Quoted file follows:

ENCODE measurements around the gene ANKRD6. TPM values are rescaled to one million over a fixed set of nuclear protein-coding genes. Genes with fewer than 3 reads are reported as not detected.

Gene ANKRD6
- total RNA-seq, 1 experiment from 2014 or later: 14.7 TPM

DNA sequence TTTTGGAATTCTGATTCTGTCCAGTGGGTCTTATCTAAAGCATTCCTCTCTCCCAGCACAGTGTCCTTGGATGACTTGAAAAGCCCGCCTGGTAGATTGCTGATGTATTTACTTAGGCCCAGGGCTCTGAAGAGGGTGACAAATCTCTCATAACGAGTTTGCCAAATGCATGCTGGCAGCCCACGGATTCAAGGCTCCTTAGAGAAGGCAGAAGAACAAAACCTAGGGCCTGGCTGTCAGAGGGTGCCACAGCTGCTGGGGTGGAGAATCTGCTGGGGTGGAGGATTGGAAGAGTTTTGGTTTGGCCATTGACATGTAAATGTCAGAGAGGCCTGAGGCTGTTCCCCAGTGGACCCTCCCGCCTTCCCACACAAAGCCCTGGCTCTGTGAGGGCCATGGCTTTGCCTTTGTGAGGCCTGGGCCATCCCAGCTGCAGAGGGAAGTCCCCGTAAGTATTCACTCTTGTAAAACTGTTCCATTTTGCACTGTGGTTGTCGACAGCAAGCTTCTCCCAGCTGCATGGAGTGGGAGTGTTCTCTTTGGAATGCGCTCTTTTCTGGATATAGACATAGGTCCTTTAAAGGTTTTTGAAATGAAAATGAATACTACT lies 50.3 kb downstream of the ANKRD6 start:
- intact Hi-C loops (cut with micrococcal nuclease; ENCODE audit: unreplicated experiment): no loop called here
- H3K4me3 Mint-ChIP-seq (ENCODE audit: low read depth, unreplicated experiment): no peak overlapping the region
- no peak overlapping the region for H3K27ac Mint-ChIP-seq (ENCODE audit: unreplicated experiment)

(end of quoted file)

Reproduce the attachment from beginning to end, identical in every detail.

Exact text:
ENCODE measurements around the gene ANKRD6. TPM values are rescaled to one million over a fixed set of nuclear protein-coding genes. Genes with fewer than 3 reads are reported as not detected.

Gene ANKRD6
- total RNA-seq, 1 experiment from 2014 or later: 14.7 TPM

DNA sequence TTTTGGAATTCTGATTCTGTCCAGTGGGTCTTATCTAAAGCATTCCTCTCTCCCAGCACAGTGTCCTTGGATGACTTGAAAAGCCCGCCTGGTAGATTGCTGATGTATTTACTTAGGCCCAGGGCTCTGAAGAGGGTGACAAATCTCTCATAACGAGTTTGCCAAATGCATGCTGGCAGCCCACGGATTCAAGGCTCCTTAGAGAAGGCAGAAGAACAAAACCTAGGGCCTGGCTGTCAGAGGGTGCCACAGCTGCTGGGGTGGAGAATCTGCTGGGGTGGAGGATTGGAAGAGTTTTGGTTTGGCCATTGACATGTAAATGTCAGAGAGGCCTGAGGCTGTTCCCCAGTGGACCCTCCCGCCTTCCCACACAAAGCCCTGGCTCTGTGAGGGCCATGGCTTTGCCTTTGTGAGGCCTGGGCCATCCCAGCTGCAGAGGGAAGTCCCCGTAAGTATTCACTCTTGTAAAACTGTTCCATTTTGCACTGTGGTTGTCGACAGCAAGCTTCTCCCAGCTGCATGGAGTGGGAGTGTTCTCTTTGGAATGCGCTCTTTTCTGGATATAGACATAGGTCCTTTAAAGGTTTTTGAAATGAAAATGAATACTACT lies 50.3 kb downstream of the ANKRD6 start:
- intact Hi-C loops (cut with micrococcal nuclease; ENCODE audit: unreplicated experiment): no loop called here
- H3K4me3 Mint-ChIP-seq (ENCODE audit: low read depth, unreplicated experiment): no peak overlapping the region
- no peak overlapping the region for H3K27ac Mint-ChIP-seq (ENCODE audit: unreplicated experiment)